My Dog ate chocolate and I didn't need to call the vet or the poison control hotline because the truth is pretty simple. Dogs and chocolate are the topic of this weeks Dog Talk Tuesday.
The title is a bit tongue and cheek and we'll get to why, but here's the introduction.
While a dog can get a hold of chocolate any time, especially if you have kids who leave things out, I'd hate to see you panic like I did when my drawer opening little Houdini raided my stash.
I had always heard chocolate was poisonous for dogs so I was very careful to keep it away from them.
Then one my dog Lily found my chocolate stash. She actually opened the drawer herself and chowed down.
(That's my little cutie pie in the picture with me.)
She ate 2 or 3 candy bars and nothing
happened at all. No vomiting, no diarrhea. Zippity dooh dah.
In the meantime my sister gave her Sheltie dog an Oreo chocolate cookie every day for the 15 years her dog lived, so go figure.
Of course you should watch what your dog eats and certainly any type of chocolate or sugary candy treat is still a no-no. But dogs do get into things occasionally so the point is to know how much is too much and avoid pointless panic. Here we go.
I've broken it down into three categories with the approximate dosage you may worry about. Of course your dog is an individual so after the dosages, I have signs and symptoms of chocolate overdose.
I'll also give a tip on what to keep on hand just in case your dog ingests something bad.
Keep in mind, the more you worry, the more your dog will act odd. After all, he's attuned to your feelings.
We'll go from least to most toxic.
(Remember there are 16 ounces in a pound.)
Example: 7 ounces for a 10 pound dog - that's just over a 1/2 pound!
Example: 20 ounces for a 10 pound dog - that's 1 1/4 pounds!
Now I did read from one veterinarian that as little as 1 pound could cause severe toxicity for a 20 pound dog.
I just have to comment here. If I ate a pound of chocolate at one time, I'd be sicker than a dog! (Sorry, I just had to use that phrase.)
This is usually the chocolate chips for baking.
(Example: 3 ounces for a 10 pound dog) That's less than 1/4 pound because this form of chocolate is stronger.
Example: 13 ounces for a 10 pound dog, although six ounces could pose a problem.
So if your got a bag of chocolate chips before you made the cookies, I'd give him some activated charcoal (explained more below).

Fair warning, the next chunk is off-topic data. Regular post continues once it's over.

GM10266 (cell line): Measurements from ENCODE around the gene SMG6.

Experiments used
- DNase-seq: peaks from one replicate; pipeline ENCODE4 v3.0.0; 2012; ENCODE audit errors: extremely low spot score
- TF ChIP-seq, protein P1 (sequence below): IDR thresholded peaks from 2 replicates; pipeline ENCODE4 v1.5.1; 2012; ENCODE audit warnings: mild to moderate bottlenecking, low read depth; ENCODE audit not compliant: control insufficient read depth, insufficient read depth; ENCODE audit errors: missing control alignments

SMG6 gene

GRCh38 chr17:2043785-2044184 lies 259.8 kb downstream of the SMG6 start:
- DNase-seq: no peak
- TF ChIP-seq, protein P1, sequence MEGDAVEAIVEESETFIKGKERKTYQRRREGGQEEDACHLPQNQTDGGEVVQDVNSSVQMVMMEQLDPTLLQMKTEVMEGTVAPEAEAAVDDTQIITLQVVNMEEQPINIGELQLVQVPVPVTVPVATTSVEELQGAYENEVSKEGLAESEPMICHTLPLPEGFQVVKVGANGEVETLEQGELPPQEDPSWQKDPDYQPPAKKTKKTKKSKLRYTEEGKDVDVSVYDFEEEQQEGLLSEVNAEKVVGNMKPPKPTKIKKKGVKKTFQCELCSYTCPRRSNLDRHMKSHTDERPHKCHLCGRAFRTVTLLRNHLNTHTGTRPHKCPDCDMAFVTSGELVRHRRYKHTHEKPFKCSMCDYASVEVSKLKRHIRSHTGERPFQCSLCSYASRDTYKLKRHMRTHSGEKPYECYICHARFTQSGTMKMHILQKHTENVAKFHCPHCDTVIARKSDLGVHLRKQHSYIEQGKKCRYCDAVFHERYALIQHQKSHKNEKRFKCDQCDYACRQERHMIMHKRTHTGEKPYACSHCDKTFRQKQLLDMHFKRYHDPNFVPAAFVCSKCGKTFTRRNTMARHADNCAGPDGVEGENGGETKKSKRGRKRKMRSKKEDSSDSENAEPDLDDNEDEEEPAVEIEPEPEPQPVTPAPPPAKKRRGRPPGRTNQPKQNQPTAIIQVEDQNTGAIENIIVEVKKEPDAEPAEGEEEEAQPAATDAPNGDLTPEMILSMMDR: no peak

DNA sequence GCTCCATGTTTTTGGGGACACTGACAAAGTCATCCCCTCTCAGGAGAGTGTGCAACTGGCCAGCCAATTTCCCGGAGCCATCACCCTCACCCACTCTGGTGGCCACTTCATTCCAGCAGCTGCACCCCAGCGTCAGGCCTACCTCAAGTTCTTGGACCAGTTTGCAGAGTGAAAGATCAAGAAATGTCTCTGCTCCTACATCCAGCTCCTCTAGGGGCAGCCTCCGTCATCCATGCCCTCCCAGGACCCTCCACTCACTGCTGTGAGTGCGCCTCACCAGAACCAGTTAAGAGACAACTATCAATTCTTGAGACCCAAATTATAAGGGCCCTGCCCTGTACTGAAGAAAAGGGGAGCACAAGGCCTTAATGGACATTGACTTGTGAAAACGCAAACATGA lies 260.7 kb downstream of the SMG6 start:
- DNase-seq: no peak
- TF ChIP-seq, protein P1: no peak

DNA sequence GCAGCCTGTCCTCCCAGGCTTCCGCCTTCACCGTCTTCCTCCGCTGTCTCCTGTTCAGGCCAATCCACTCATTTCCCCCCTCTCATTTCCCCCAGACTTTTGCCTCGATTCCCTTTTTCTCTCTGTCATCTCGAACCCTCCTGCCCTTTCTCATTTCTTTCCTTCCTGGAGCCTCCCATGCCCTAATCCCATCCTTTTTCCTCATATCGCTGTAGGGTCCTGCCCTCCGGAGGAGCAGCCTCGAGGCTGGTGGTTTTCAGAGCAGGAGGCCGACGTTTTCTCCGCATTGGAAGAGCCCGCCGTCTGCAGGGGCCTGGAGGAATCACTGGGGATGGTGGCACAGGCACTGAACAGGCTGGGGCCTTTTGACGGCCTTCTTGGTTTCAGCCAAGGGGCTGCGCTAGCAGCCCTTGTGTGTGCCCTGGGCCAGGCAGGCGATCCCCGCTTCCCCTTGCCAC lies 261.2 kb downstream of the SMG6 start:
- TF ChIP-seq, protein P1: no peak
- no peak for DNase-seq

Now we have a concern. If my dog ate chocolate like this, I might head for the medicine chest (over a few squares of the stuff) because it has the highest concentration of caffeine and theobromine. Therefore, as little as two small one-ounce squares of baking chocolate can be toxic to a 20-pound dog.
If you don't bake your own home made confections, you won't have this around the house anyway.
I've never left any out on the counter or the table but I have a hard time believing a dog would eat it. Maybe because I couldn't. It's so bitter.
We'll go from minor to major symptoms:
After nearly 30 years of concern and actively remembering to keep chocolate off coffee tables, end tables and the kitchen table (I've always had big or huge dogs) while raising three kids and half the neighborhood; I was wasting my time!
I worried myself silly for nothing. When my dog ate chocolate she weighed 70 pounds and the candy bars were under 3 ounces each of milk chocolate. Those 8 or 9 oz. didn't even cause loose stools.
I guess what it all comes down to is believing what you hear without checking the facts... it's kind of like gossip.
* * *
If you would like to be prepared for an emergency, get activated charcoal in capsule form.
Charcoal is highly adsorbent. It is often used to support the body’s cleansing and detoxification mechanisms as it helps bind toxins in the digestive tract. It may also help the body’s efforts to expel intestinal gas. Charcoal has been used safely for ages.
If you are in my NSP Group, the next time you order your dog's supplements you can add it to your order for about $14.00. (It's #366)